Turn to the nation's most objective and informative daily environmental news resource to learn how the United States and key players around the world are responding to the environmental...
By Alex Ebert
Michigan will impose the country’s strictest standards for lead levels in drinking water, requiring public utilities to replace all lead service lines.
The state’s action comes about three years after the contamination crisis in Flint became national news.
The Michigan Department of Environmental Quality issued the new rule June 14, dropping the state’s allowed lead level from 15 parts per billion to 12 parts per billion by 2025. It also will require utilities to pay for lead service line replacement at all homes in Michigan within the next 20 years. At least 5 percent of pipes must be replaced annually. That would cost an estimated $2.5 billion, according to the Michigan Municipal League.
“There is no safe level of lead in drinking water, so despite some troubling loopholes, these rules set an example other states and the Environmental Protection Agency could follow to address an issue plaguing water systems across the country,” Cyndi Roper, Michigan senior policy advocate for the Natural Resources Defense Council, said in a June 14 statement. “These new protections can never make up for the disaster in Flint. And while they don’t solve the whole problem, they help ensure that other communities are better protected moving forward.”
The EPA has repeatedly delayed issuing federal standards on lead in drinking water, forcing Michigan to set its own requirements, Gov. Rick Snyder (R) said in a June 14 statement.
The service line replacements will begin in 2021. Public water systems that nearly meet the state’s “action level” for lead will have to replace 7 percent of their lead service lines annually and make public notifications to all customers about the lead levels.
The rule also mostly prohibits replacing old service lines with lead replacements, except in emergencies.
There are an estimated 500,000 lead services lines in Michigan, the municipal league said. Each costs about $5,000 to replace.
While public water systems support changing the public portion of lead service lines, the law also requires they replace the private portion of a service line—the part that goes from the local line to a user’s house—free of charge. Local governments wonder where they will come up with up the legal authority and $2.5 billion needed.
“We can either follow the Michigan Constitution and violate the rule, or violate the Constitution and follow the rule,” John LaMacchia, legislative associate with the Michigan Municipal League, told Bloomberg Environment June 14. “That is an awful position for communities to be involved in and will inevitably lead to litigation.”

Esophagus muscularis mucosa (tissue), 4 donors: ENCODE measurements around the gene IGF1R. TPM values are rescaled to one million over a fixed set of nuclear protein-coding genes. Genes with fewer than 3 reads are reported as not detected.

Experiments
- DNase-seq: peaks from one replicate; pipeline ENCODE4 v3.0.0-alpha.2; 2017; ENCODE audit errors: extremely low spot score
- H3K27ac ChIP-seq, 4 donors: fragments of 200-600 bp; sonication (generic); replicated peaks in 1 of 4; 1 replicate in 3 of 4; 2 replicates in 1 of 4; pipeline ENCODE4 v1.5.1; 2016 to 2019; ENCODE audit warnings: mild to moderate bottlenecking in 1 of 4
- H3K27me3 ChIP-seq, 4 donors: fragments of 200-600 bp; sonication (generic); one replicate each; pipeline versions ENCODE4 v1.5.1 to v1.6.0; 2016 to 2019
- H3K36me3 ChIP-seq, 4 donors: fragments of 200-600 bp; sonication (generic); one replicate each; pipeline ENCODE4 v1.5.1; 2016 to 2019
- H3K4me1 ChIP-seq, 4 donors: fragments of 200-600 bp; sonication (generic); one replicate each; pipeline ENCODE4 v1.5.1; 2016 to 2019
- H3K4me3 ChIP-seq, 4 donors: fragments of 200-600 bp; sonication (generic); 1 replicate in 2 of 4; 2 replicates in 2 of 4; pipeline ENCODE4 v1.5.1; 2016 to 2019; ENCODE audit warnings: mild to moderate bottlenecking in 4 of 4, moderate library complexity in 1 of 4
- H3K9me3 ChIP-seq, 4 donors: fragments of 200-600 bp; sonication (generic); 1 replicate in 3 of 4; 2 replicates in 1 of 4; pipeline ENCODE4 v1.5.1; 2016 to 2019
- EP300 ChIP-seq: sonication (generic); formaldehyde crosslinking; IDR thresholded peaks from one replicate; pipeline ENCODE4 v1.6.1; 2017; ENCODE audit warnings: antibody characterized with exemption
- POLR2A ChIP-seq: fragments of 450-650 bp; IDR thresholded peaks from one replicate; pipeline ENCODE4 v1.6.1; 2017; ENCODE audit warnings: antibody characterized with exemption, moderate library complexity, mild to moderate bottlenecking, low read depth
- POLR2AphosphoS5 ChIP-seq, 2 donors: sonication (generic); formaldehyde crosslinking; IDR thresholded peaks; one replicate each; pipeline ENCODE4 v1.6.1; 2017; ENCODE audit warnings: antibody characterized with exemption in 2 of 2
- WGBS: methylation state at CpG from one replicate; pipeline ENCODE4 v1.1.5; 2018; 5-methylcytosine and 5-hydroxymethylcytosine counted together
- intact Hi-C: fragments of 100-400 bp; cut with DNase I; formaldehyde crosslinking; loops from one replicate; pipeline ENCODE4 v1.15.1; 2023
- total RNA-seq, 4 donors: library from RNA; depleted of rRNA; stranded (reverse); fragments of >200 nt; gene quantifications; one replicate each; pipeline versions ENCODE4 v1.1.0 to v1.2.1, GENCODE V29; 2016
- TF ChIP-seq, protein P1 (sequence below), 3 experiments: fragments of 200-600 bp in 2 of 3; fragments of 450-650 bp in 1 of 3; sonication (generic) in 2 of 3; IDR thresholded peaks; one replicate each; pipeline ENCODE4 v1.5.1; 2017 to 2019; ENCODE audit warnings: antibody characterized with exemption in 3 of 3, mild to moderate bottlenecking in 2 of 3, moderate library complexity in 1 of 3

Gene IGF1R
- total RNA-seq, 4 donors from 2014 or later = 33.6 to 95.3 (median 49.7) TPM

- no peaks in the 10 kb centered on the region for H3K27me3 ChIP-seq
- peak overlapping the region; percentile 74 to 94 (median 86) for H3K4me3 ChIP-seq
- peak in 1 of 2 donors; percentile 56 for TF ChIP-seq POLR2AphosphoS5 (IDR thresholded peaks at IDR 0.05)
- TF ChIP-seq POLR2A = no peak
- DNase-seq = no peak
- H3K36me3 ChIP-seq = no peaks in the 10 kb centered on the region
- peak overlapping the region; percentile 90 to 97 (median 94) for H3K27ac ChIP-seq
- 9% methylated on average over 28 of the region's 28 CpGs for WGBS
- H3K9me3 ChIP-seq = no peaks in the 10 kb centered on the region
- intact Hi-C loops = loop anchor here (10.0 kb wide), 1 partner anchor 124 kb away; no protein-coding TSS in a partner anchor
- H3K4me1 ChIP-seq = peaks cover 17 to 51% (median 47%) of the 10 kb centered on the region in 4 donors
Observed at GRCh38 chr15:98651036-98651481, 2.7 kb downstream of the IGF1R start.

The Catch-22, LaMacchia said, exists because the Michigan Constitution prohibits local governments from imposing taxes without citizen approval and requires some benefit to the fee-payer. State law also forbids using government funds for private benefit.
That means the local government paying to replace lead service lines on a resident’s private property could be sued by other residents who refuse to pay for it and say it’s an illegal tax. In recent years at least four settlements were struck between water providers and residents on similar unconstitutional-tax issues.
Without more funding, the new rule also could divert resources from other repairs.
“By putting all of the resources necessary to do this over a 20-year schedule it might actually jeopardize public health because we can’t be investing in water main replacements or other parts of the system,” he said.
All Bloomberg BNA treatises are available on standing order, which ensures you will always receive the most current edition of the book or supplement of the title you have ordered from Bloomberg BNA’s book division. As soon as a new supplement or edition is published (usually annually) for a title you’ve previously purchased and requested to be placed on standing order, we’ll ship it to you to review for 30 days without any obligation. During this period, you can either (a) honor the invoice and receive a 5% discount (in addition to any other discounts you may qualify for) off the then-current price of the update, plus shipping and handling or (b) return the book(s), in which case, your invoice will be cancelled upon receipt of the book(s). Call us for a prepaid UPS label for your return. It’s as simple and easy as that. Most importantly, standing orders mean you will never have to worry about the timeliness of the information you’re relying on. And, you may discontinue standing orders at any time by contacting us at 1.800.960.1220 or by sending an email to email@example.com.
Put me on standing order at a 5% discount off list price of all future updates, in addition to any other discounts I may quality for. (Returnable within 30 days.)
Notify me when updates are available (No standing order will be created).
This Bloomberg BNA report is available on standing order, which ensures you will all receive the latest edition. This report is updated annually and we will send you the latest edition once it has been published. By signing up for standing order you will never have to worry about the timeliness of the information you need. And, you may discontinue standing orders at any time by contacting us at 1.800.372.1033, option 5, or by sending us an email to firstname.lastname@example.org.
Put me on standing order
Notify me when new releases are available (no standing order will be created)